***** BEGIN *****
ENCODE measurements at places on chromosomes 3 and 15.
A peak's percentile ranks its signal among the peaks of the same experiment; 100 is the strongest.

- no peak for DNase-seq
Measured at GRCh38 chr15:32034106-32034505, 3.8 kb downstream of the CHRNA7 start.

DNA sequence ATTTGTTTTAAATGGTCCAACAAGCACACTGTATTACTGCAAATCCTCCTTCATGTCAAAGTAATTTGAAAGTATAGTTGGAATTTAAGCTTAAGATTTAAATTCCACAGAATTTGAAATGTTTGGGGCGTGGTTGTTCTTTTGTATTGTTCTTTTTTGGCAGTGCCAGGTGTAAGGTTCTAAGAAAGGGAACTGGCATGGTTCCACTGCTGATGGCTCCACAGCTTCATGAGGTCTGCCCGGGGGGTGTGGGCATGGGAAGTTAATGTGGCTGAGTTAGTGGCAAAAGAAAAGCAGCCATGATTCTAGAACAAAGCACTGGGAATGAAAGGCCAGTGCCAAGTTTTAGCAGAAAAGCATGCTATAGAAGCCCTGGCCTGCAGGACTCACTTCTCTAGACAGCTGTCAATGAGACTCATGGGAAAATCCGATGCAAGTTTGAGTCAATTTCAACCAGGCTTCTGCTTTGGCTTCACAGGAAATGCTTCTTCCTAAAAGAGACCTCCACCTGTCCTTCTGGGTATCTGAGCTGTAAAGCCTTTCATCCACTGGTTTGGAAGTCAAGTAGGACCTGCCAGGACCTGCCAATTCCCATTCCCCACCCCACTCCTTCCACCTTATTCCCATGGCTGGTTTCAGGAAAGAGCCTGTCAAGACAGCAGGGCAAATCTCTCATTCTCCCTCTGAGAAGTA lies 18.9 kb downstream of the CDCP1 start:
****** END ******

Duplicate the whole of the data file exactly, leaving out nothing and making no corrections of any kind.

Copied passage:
ENCODE measurements at places on chromosomes 3 and 15.
A peak's percentile ranks its signal among the peaks of the same experiment; 100 is the strongest.

- no peak for DNase-seq
Measured at GRCh38 chr15:32034106-32034505, 3.8 kb downstream of the CHRNA7 start.

DNA sequence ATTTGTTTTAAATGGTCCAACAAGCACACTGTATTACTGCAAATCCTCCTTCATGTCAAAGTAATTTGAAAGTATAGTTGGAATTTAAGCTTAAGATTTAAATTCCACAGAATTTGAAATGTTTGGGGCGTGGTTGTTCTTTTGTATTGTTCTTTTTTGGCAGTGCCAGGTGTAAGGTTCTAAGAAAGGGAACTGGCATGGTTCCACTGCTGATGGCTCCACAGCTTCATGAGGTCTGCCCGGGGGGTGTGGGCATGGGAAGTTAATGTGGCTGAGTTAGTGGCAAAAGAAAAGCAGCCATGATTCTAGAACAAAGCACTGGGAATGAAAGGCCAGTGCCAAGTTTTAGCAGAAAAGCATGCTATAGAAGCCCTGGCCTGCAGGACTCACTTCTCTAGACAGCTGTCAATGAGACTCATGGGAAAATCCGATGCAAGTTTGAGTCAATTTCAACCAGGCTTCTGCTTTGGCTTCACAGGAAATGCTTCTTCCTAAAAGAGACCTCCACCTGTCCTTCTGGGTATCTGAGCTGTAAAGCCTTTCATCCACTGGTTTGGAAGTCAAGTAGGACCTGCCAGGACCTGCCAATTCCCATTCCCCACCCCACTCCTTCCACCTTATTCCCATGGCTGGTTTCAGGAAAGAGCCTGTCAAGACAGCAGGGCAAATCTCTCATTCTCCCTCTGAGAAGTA lies 18.9 kb downstream of the CDCP1 start: